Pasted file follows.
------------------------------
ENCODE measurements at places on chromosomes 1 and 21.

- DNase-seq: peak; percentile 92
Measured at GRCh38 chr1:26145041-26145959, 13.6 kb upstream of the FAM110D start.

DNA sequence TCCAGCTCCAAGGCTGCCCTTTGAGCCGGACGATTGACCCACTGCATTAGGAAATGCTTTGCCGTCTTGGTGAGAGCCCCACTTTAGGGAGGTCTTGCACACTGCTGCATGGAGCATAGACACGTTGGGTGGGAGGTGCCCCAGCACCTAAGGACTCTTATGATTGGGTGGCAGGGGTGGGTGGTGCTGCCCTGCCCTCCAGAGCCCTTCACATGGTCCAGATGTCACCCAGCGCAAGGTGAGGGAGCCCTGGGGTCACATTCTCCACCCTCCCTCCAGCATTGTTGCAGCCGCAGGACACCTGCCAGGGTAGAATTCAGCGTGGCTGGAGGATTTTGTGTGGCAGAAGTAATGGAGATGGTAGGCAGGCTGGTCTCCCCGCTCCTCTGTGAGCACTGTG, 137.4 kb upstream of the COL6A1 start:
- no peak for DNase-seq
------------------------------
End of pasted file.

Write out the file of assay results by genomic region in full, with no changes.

ENCODE measurements at places on chromosomes 1 and 21.

- DNase-seq: peak; percentile 92
Measured at GRCh38 chr1:26145041-26145959, 13.6 kb upstream of the FAM110D start.

DNA sequence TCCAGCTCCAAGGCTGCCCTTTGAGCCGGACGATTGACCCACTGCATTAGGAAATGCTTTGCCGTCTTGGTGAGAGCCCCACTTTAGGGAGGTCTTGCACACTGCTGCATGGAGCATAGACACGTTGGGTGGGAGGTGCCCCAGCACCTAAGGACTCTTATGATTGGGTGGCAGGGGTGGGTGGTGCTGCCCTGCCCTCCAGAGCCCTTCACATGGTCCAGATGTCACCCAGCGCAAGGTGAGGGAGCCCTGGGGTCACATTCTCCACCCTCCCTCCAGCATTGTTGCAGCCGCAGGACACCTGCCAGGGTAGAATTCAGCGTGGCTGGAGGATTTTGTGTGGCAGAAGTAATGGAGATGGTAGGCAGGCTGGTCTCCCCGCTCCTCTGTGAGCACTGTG, 137.4 kb upstream of the COL6A1 start:
- no peak for DNase-seq